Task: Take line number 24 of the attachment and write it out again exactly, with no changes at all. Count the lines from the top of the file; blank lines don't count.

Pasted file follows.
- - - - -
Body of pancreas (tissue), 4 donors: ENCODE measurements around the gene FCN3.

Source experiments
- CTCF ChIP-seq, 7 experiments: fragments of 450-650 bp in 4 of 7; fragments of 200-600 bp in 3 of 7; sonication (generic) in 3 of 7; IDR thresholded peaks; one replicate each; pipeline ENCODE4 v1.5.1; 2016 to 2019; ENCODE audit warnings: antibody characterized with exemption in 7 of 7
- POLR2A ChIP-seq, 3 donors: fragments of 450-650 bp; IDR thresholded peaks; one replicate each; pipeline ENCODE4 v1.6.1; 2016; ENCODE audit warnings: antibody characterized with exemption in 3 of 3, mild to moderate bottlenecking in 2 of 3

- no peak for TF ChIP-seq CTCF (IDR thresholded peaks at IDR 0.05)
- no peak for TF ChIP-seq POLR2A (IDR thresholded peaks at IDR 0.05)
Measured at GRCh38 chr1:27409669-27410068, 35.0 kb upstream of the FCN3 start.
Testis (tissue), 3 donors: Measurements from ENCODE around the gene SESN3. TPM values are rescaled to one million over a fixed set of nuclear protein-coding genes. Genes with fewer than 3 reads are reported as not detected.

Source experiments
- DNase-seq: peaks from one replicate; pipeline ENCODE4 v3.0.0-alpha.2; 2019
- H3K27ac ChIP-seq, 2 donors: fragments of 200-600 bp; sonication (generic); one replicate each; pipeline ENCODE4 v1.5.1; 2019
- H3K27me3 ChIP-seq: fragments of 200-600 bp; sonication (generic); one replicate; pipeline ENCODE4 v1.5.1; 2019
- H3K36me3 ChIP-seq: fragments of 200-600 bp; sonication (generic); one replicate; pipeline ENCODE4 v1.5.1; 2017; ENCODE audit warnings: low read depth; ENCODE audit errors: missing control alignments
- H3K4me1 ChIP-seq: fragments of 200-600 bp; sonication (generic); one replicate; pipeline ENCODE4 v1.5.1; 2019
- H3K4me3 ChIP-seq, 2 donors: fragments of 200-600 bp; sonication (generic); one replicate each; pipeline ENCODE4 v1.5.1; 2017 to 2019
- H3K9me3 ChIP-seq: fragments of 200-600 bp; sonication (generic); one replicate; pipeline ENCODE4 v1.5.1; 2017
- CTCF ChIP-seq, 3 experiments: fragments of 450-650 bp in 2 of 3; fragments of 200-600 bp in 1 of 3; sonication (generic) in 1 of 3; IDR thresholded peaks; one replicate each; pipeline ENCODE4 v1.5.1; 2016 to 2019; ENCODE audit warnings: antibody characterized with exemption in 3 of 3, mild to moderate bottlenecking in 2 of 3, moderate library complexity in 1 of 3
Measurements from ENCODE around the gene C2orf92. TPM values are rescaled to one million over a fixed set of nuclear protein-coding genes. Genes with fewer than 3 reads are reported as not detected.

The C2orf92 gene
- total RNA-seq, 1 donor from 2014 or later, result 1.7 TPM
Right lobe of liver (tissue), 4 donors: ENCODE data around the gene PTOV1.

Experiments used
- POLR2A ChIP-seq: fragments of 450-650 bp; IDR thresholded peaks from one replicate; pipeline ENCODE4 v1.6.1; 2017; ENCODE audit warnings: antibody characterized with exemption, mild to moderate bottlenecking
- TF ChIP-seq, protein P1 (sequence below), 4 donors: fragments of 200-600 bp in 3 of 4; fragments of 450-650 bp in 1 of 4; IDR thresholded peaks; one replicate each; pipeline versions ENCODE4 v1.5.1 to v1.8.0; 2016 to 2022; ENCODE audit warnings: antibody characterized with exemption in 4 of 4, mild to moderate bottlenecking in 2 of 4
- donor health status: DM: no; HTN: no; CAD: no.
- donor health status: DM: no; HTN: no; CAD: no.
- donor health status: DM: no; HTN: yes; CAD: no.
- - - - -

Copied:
- TF ChIP-seq, protein P1 (sequence below), 4 donors: fragments of 200-600 bp in 3 of 4; fragments of 450-650 bp in 1 of 4; IDR thresholded peaks; one replicate each; pipeline versions ENCODE4 v1.5.1 to v1.8.0; 2016 to 2022; ENCODE audit warnings: antibody characterized with exemption in 4 of 4, mild to moderate bottlenecking in 2 of 4